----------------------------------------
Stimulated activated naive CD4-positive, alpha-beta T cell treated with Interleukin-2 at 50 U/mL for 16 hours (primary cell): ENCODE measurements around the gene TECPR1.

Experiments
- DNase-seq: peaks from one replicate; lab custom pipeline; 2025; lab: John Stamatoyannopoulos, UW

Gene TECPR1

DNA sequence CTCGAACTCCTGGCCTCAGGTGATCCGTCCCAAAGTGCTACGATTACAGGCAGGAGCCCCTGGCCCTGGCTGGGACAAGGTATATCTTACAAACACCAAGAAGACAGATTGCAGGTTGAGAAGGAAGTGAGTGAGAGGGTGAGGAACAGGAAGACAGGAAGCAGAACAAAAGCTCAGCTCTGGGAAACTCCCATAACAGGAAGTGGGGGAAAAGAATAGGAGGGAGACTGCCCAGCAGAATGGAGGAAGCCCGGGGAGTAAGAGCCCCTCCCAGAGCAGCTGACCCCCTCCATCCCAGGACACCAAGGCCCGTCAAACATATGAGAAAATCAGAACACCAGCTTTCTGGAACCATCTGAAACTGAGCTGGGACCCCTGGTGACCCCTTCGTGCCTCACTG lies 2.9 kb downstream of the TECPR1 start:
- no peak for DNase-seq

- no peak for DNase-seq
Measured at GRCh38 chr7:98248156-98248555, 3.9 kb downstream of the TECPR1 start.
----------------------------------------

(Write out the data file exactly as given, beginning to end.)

Stimulated activated naive CD4-positive, alpha-beta T cell treated with Interleukin-2 at 50 U/mL for 16 hours (primary cell): ENCODE measurements around the gene TECPR1.

Experiments
- DNase-seq: peaks from one replicate; lab custom pipeline; 2025; lab: John Stamatoyannopoulos, UW

Gene TECPR1

DNA sequence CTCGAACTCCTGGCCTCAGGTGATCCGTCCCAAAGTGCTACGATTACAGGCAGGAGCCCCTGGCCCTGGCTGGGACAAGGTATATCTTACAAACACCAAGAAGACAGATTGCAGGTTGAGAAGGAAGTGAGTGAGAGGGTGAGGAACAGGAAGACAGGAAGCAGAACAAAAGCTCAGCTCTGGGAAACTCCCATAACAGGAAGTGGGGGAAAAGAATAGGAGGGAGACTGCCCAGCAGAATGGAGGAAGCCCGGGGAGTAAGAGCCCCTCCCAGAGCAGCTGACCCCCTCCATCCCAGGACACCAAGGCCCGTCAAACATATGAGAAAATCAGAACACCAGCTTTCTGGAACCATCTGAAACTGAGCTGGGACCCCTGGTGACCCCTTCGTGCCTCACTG lies 2.9 kb downstream of the TECPR1 start:
- no peak for DNase-seq

- no peak for DNase-seq
Measured at GRCh38 chr7:98248156-98248555, 3.9 kb downstream of the TECPR1 start.